With past lawsuits levelled against the entertainment industry, the argument has been that its violent content resulted in a ‘copycat effect’ where the perpetrators emulated what was shown. For instance, an unsuccessful lawsuit was brought against the producers of the film The Basketball Diaries and a number of video game companies by the parents of three murdered victims after the 1997 Heath High School shooting in West Paducah, Kentucky. Given that violent media content involves the expression of ideas, it falls under the realm of the ‘protection of free speech’ pursuant to the First Amendment of the US Constitution and hence these types of lawsuits tend to collapse. It has been suggested that the motivation for filing these lawsuits with low chances of success is to ‘express outrage’ at what has happened and to further the debate on the causes of such violence and ways to change or regulate violent media content.

Those involved in gun production and selling also seem to be another viable target of lawsuits, with their being held responsible for crimes committed with weapons they manufactured and sold. In the past, a successful case was brought against Bushmaster, the manufacturers of a semi-automatic weapon used in the 2002 Washington, D.C. sniper attacks, for a settlement of two and a half million dollars. This case was considered a huge loss for the gun industry and so an immunity law has since been implemented which offers gun makers and retailers protection from lawsuits, except in cases where they knowingly violated a state or federal law pertaining to guns and this then resulted in someone being injured or killed. Therefore, changes in law have made the gun industry a less viable target in the aftermath of school shootings, unless evidence exists that violations of gun laws have taken place.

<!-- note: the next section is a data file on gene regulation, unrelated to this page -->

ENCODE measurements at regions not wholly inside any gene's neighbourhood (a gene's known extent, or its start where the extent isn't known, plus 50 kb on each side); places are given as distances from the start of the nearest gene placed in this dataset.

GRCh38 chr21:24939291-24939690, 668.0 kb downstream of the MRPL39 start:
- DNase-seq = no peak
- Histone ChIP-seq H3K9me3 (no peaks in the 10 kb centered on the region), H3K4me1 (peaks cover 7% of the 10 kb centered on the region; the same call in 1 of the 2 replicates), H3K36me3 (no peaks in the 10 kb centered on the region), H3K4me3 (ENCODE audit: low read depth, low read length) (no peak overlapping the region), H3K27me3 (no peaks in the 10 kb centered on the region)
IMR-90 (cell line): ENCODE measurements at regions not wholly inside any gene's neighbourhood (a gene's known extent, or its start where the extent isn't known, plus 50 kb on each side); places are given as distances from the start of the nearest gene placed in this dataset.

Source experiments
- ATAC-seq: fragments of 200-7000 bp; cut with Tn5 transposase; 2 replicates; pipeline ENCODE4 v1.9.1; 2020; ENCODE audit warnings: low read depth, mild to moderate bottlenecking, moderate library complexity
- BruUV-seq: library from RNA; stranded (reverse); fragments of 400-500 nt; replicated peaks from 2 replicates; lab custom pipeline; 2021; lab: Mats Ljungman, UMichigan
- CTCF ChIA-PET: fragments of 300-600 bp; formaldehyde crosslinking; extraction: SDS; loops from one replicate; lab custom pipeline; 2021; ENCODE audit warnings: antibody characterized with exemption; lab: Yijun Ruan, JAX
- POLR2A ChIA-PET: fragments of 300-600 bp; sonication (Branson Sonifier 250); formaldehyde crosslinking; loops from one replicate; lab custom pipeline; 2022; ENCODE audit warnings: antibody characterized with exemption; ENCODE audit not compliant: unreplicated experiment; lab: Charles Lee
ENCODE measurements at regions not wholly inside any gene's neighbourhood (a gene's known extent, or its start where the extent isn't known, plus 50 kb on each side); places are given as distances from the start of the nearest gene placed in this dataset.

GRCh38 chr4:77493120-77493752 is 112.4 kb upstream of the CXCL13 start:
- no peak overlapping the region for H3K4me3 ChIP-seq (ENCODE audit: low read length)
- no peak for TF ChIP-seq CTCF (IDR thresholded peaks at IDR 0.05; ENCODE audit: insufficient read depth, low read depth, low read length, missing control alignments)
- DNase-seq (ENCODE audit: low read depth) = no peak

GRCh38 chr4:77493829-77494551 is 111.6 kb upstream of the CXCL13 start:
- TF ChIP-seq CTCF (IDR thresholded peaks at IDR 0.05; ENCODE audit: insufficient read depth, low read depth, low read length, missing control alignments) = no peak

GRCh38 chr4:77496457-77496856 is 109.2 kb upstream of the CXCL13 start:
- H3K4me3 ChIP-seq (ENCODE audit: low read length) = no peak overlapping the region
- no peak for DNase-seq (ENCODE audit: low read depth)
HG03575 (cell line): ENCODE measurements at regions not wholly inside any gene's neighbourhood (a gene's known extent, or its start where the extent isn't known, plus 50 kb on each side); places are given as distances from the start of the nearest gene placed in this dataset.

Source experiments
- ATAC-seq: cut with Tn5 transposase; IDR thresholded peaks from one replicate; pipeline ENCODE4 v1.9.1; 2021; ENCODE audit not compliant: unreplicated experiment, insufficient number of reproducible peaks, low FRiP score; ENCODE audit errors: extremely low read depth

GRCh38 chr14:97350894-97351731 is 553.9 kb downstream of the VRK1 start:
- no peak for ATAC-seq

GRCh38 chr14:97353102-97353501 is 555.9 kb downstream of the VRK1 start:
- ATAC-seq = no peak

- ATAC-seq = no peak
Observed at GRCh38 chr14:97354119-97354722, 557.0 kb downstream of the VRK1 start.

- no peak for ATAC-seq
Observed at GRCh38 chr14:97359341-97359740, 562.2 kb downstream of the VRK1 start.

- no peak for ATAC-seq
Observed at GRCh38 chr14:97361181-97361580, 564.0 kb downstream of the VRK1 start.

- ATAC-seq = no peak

With all this in mind, the school itself then seems a more viable target for lawsuits. The main arguments against the schools are that they failed to notice the warning signs given by the perpetrators and/or that they did not respond to the shooting properly. In the next blog, I will use the specific example of the lawsuit filed against Virginia Tech University for the delay in communication on the 16th April 2007.